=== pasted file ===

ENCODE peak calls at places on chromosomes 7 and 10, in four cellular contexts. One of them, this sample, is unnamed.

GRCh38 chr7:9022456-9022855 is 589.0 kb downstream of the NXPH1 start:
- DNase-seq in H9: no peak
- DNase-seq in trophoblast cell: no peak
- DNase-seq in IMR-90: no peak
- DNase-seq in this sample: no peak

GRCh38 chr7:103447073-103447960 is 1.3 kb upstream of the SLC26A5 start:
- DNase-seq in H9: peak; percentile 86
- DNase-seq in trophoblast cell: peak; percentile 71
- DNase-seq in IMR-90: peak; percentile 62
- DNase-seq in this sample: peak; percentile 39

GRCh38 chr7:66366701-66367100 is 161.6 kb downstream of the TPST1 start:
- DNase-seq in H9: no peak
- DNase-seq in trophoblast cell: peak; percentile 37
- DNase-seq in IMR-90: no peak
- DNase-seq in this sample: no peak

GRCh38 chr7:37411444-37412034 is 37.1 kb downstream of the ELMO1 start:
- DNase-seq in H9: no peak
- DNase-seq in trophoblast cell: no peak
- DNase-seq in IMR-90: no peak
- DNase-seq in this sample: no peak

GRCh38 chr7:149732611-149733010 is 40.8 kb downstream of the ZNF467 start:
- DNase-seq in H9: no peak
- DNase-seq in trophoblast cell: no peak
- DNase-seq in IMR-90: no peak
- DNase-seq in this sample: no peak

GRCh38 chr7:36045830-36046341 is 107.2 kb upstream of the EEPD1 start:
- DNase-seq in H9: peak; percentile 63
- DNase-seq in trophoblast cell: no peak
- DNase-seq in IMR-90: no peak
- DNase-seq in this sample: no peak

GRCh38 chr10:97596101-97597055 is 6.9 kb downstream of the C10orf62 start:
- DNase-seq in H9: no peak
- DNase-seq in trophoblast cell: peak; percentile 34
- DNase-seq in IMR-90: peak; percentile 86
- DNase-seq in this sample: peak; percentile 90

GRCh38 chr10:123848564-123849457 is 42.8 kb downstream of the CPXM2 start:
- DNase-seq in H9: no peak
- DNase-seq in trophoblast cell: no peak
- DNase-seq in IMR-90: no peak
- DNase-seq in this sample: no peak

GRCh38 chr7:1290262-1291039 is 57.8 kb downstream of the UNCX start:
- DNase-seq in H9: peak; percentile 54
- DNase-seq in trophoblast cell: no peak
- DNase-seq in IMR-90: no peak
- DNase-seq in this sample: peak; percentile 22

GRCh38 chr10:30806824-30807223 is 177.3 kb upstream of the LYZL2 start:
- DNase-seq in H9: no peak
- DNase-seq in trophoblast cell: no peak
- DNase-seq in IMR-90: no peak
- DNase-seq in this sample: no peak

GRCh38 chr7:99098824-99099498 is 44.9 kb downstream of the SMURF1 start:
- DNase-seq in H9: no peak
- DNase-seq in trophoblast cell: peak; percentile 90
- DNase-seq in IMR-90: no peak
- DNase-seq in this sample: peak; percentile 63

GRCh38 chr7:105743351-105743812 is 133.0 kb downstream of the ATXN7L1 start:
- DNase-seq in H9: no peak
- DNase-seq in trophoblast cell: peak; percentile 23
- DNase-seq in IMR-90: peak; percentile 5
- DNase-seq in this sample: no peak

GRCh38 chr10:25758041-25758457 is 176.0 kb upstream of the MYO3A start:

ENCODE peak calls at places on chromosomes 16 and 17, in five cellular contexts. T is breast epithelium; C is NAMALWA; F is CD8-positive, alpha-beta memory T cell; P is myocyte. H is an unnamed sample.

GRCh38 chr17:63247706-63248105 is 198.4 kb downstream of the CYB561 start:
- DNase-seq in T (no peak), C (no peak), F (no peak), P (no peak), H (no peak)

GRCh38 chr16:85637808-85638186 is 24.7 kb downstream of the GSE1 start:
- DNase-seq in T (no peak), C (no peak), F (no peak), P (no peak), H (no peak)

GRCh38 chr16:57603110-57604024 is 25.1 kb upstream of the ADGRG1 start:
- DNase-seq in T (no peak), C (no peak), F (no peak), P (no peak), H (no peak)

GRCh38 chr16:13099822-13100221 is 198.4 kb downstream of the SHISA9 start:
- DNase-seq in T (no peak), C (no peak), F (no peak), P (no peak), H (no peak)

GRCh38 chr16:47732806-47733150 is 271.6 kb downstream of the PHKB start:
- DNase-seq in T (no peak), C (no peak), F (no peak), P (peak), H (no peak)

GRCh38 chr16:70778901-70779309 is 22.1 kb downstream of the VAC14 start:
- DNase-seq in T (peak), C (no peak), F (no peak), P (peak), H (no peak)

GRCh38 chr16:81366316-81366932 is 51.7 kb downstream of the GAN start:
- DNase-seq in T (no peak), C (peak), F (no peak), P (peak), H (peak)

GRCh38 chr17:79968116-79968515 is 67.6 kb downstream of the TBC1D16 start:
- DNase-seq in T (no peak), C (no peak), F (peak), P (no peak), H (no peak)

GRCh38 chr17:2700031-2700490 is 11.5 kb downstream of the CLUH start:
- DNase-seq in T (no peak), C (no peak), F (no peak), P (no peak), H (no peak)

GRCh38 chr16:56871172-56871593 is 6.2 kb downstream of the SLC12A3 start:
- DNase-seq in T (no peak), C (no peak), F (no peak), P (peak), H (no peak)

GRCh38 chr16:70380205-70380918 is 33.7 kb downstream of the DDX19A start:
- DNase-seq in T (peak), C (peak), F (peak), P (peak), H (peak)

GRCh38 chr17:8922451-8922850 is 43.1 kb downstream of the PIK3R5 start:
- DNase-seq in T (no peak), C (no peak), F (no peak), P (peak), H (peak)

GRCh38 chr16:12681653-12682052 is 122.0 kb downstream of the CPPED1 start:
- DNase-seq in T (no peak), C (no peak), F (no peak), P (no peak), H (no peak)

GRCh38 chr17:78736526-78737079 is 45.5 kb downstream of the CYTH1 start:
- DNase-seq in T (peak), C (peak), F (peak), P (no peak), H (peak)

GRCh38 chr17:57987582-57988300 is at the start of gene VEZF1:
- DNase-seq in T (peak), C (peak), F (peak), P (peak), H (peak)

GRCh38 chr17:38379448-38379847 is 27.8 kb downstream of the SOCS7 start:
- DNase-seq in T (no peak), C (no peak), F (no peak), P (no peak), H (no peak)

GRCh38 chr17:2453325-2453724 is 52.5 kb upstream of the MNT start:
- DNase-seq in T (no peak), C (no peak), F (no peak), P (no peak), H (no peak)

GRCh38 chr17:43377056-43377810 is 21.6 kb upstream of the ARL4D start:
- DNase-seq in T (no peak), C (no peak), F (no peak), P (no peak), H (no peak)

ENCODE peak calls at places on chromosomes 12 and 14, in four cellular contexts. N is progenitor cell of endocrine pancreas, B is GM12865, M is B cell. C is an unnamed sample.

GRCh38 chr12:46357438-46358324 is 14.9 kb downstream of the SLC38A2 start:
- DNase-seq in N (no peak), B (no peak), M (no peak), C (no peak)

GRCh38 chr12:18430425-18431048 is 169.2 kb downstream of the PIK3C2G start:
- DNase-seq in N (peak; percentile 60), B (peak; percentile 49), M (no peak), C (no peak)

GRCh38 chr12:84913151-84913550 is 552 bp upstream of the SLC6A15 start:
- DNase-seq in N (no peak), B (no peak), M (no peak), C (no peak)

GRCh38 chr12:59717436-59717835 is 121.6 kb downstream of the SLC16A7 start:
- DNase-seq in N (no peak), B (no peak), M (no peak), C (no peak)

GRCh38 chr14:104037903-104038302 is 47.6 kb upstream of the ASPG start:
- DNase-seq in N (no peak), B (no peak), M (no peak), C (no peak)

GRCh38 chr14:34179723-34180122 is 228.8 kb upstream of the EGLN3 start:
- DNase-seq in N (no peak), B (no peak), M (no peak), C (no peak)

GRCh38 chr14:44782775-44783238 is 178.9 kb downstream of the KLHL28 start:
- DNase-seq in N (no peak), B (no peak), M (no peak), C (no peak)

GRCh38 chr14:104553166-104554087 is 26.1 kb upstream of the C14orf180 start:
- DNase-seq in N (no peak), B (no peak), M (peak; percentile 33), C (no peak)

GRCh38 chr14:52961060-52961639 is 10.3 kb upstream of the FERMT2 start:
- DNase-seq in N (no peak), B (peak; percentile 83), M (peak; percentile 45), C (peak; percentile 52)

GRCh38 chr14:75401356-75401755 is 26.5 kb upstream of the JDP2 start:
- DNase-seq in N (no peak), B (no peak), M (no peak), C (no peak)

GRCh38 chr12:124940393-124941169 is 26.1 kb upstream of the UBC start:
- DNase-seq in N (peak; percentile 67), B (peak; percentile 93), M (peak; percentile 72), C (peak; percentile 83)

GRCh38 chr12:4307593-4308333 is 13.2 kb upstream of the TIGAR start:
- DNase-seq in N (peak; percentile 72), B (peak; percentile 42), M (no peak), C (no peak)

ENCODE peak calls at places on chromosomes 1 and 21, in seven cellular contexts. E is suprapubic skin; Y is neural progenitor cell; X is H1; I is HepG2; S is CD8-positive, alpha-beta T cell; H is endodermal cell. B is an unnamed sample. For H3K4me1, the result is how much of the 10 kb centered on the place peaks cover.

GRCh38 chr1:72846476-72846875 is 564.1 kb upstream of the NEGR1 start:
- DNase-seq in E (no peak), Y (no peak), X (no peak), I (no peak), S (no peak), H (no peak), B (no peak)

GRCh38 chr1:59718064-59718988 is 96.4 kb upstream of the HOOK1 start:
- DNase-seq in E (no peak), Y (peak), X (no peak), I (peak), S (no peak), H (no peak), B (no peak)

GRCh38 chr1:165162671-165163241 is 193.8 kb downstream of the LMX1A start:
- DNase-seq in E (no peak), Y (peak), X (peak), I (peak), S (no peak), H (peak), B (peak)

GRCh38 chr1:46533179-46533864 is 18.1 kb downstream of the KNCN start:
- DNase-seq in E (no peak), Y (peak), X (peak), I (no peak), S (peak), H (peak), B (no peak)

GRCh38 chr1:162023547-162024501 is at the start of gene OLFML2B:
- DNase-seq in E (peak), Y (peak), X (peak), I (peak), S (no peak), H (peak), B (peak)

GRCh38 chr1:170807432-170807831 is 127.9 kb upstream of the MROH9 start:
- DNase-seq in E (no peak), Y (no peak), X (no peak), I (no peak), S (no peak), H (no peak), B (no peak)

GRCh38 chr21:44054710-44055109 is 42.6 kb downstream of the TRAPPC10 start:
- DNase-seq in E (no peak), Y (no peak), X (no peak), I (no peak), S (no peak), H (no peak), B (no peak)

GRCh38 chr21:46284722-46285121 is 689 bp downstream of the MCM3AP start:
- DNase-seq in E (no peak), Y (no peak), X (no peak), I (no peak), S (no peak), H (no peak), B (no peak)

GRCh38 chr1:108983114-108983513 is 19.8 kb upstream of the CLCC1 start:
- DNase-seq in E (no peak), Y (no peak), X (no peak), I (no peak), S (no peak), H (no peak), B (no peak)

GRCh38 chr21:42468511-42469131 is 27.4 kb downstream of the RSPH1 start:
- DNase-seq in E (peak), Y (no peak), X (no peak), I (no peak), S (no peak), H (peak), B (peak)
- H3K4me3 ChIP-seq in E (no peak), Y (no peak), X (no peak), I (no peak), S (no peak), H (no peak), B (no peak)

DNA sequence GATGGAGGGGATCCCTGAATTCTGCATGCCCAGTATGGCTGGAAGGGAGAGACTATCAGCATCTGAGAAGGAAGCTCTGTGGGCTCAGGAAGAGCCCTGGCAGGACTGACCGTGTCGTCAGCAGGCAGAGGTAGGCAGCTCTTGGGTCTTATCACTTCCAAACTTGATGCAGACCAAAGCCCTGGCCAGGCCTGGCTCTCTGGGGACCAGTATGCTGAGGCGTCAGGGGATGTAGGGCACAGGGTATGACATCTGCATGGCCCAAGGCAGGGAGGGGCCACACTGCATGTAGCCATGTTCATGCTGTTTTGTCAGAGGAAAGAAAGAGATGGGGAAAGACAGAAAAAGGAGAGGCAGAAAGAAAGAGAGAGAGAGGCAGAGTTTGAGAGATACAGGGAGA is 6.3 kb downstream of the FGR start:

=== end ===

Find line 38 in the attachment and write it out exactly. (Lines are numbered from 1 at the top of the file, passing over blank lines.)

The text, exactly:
- DNase-seq in H9: no peak